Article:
Alzheimer’s disease (AD) is the most common neurodegenerative disease of the elderly and its prevalence is increasing. The senile plaque is a pathological hallmark of AD and is composed of beta amyloid (Aβ), activated microglia, astyrocytes and degenerating neurons. Microglia are the principal innate immune cells of the brain. Microglia are recruited into the brain and accumulate in senile plaques. However, the exact role of microglia in the pathogenesis of AD has not been resolved. Microglia may play a neuroprotective role because of their ability to clear Aβ, but their subsequent activation and release of cytokines, chemokines, and neurotoxins may contribute to neurodegeneration.
The mechanism of microglial recruitment into normal or AD brains are not established. Published data suggest that in normal brains, microglia originate in the bone marrow, migrate into the blood and then populate the brain. A similar, but accelerated process may be occurring in AD. Chemokines are chemotactic cytokines that bind specific receptors on the surface of the leukocytes and mediate leukocytes accumulation at sites of inflammation. The exact role of chemokines and their receptors in the accumulation of microglia in normal or AD brains is not known. Published and preliminary data from the PI and co-investigator’s laboratories suggest that chemokine receptor CCR2, expressed on monocytes, microglia, astrocytes, and neurons, plays a critical role in microglial accumulation in the APP and PS1-APP mouse models of AD. In preliminary data, we demonstrate that CCR2 deficiency leads to impaired microglial accumulation in the brain, accelerated deposition of Aβ, and increased early mortality in the AD mice.
In this application, the PI, who has a long standing interest in the role of microglia in the innate immune response to Aβ and the identified scavenger receptors as key microglial receptors for Aβ, is collaborating with the co-investigator, an expert in the biology of chemokines, to investigate the role of CCR2 in the pathogenesis of AD and in the accumulation of microglia in AD. Using PS1-APP mice and CCR2-deficient mice and the technique of bone marrow transplantation, we will first confirm that the dramatic early effect we have observed in the CCR2-deficient APP and PS1-APP mice is the result of CCR2 deficiency only in hematopoietically derived cells (i.e. microglia and monocytes). By performing the bone marrow transplantation at later times, we will also be able to determine if CCR2 controls microglial accumulation throughout the course of the disease. If CCR2 controls microglial recruitment at later time points as well, we will then be able to use these techniques to dissect the exact role of microglia at various stages of AD.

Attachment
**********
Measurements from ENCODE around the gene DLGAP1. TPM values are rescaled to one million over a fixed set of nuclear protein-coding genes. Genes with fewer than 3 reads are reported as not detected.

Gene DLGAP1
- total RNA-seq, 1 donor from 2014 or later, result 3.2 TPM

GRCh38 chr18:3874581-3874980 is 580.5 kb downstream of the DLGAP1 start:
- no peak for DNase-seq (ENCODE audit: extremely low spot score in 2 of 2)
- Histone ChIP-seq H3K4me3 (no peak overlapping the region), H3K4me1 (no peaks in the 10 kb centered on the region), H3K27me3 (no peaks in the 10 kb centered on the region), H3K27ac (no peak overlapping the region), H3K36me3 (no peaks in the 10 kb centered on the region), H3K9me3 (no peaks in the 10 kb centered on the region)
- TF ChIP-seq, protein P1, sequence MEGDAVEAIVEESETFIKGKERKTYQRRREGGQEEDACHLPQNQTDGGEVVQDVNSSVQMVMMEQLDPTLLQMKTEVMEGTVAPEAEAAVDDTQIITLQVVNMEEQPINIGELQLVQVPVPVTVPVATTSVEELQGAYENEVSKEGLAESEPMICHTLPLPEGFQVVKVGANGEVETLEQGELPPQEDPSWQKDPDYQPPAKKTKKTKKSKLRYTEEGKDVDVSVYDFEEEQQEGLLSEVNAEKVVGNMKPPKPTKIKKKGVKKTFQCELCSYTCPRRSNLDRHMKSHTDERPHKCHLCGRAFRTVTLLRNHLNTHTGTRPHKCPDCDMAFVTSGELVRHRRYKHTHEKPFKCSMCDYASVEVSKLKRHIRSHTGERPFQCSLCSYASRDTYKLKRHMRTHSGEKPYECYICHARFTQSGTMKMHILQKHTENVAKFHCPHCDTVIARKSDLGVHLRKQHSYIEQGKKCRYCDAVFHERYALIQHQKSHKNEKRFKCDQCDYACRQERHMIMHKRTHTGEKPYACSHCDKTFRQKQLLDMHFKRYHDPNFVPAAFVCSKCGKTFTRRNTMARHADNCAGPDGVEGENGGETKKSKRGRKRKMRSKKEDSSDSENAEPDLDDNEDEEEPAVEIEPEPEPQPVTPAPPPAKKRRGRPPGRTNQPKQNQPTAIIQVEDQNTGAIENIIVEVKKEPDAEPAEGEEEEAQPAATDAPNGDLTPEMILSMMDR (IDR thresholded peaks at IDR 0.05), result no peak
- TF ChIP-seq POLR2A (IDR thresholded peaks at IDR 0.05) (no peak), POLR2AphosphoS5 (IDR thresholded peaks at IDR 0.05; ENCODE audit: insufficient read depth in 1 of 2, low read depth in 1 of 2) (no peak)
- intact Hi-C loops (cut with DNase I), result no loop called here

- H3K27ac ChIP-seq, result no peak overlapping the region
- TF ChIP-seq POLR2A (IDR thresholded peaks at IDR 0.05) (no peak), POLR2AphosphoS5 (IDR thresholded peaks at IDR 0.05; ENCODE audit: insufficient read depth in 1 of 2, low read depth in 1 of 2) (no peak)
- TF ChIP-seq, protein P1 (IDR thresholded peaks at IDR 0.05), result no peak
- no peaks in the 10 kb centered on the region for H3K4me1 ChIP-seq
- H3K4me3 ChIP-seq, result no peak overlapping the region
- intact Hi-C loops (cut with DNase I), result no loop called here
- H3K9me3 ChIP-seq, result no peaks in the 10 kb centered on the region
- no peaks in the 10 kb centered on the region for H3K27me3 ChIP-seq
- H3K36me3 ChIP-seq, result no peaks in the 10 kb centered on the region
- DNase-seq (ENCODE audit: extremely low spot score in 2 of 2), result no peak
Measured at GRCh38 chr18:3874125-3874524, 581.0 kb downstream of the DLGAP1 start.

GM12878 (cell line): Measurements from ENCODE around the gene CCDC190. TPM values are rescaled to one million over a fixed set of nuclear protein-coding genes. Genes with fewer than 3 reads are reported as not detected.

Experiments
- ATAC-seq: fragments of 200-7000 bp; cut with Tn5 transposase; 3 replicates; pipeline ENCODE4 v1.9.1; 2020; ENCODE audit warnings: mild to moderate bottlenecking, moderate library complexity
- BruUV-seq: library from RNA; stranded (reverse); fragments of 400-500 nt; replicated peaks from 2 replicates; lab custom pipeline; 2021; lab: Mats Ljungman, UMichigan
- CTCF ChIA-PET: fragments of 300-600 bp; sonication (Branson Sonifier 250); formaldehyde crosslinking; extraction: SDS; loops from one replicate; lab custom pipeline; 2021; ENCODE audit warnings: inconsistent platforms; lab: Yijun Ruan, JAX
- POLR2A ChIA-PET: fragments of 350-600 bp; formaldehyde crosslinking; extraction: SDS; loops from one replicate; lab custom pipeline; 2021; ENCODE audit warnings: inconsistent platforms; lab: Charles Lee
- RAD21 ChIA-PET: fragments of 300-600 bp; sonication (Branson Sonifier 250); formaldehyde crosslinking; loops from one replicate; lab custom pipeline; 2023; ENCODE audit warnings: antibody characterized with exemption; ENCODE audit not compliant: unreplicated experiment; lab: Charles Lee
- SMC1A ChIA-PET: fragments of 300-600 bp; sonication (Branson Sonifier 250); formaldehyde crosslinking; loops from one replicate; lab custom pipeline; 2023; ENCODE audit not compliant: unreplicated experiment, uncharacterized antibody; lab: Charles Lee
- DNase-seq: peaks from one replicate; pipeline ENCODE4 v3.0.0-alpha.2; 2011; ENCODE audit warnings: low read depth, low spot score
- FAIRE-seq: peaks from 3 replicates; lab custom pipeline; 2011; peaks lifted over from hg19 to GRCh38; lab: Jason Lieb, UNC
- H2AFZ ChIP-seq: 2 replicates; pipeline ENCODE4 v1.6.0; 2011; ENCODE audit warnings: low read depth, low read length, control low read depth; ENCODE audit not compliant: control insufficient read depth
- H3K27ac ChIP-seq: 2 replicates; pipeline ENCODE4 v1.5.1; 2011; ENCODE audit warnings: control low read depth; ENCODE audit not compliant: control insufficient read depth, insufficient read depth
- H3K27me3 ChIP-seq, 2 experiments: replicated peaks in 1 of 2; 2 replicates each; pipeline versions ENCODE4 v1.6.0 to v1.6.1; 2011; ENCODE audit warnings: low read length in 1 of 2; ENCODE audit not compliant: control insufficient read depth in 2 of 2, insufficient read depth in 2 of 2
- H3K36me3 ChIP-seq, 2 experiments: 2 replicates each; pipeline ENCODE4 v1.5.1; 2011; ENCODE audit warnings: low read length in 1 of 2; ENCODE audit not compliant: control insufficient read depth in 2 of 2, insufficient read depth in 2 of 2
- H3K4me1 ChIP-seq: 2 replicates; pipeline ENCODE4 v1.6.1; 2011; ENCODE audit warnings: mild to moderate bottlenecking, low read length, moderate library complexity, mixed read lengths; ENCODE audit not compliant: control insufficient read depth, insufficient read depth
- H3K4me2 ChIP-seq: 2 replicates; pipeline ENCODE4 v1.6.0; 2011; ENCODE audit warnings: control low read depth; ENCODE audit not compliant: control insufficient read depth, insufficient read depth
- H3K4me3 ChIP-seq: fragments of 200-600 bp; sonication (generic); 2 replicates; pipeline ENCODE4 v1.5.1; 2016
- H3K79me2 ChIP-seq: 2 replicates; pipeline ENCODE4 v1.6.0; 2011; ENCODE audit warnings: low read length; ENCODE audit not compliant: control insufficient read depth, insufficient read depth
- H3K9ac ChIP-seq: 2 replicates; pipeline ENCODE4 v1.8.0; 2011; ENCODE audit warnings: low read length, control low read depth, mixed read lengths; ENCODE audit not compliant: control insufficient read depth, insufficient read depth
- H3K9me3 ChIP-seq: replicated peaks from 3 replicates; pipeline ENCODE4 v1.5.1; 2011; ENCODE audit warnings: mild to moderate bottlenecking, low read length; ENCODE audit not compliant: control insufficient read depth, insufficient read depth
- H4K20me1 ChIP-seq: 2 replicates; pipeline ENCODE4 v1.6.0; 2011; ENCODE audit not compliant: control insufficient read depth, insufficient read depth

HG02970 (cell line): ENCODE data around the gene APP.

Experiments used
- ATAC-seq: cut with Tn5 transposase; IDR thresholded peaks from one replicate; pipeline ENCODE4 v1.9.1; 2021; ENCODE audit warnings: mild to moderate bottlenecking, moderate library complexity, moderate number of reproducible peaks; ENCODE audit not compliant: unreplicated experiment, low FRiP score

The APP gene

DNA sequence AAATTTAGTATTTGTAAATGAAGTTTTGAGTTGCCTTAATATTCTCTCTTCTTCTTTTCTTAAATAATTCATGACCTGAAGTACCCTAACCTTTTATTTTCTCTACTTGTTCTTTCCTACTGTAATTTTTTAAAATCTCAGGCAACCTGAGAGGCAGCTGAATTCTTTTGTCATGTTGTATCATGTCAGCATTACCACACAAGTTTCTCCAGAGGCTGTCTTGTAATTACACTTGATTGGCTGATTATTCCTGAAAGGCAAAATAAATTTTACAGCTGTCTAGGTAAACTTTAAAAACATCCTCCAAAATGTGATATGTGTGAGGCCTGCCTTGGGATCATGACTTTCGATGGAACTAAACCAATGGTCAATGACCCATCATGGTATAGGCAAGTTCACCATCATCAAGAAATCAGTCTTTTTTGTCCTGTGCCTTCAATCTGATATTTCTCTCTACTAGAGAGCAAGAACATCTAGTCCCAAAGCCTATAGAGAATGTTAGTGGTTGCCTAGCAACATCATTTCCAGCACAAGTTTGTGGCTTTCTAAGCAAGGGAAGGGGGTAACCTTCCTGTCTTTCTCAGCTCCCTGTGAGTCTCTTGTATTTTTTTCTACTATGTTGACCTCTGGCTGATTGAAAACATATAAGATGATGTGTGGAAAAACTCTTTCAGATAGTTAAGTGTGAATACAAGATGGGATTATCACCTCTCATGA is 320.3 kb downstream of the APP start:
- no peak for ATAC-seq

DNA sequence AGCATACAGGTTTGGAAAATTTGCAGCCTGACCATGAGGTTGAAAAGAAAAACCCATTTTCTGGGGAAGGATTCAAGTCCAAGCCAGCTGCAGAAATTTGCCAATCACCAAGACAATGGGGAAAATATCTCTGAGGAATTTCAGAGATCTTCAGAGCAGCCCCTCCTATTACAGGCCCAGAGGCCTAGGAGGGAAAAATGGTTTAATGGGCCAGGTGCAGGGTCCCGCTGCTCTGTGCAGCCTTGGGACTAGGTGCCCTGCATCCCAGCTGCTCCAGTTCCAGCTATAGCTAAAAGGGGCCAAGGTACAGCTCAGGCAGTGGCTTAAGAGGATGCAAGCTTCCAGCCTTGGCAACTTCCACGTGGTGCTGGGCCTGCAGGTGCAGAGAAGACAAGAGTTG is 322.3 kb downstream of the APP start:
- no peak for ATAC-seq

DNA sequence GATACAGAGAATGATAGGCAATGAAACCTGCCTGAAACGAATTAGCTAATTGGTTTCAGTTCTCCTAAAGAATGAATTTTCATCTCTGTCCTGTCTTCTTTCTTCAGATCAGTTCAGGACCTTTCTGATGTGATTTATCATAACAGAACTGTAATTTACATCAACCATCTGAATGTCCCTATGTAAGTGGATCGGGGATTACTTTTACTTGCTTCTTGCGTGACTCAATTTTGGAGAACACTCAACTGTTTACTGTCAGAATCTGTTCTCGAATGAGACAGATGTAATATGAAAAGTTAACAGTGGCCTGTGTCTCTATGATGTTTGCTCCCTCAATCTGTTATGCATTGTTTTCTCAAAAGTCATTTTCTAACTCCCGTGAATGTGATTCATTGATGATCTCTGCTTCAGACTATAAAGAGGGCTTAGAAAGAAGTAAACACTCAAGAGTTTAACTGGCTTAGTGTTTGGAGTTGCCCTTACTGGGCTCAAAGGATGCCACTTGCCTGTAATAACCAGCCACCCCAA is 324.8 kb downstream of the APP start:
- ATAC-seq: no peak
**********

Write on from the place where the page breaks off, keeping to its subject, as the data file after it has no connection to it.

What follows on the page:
In the second aim, we will determine at what point CCR2 controls the process of microglial recruitment from the bone marrow => blood => brain => senile plaque. We will determine whether CCR2 regulates the movement of microglial precursors from the bone marrow into the blood, or from the blood into the brain, or both. Finally, we will determine if CCR2 regulates the movement of microglia from the areas of the brain that do not have amyloid towards areas of amyloid accumulation. Specifically, we propose:
1. To determine whether CCR2 deficiency in bone marrow derived brain cells is sufficient to cause increased mortality and Aβ deposition in the PS1-APP mouse model of AD and if the effect of CCR2 deficiency persists throughout the course of the disease.
2. To determine whether CCR2 controls microglial recruitment from the bone marrow into the blood and/or from the blood into the brain of PS1-APP mice, and/or if CCR2 plays a role in the intracerebral migration of microglia into the senile plaque.
The proposed experiments will allow us to understand the role of CCR2 in accumulation of microglia in AD. Since our preliminary data suggests that CCR2 regulates microglial accumulation in AD, these experiments will also clarify the role of microglia in the pathogenesis and progression of AD.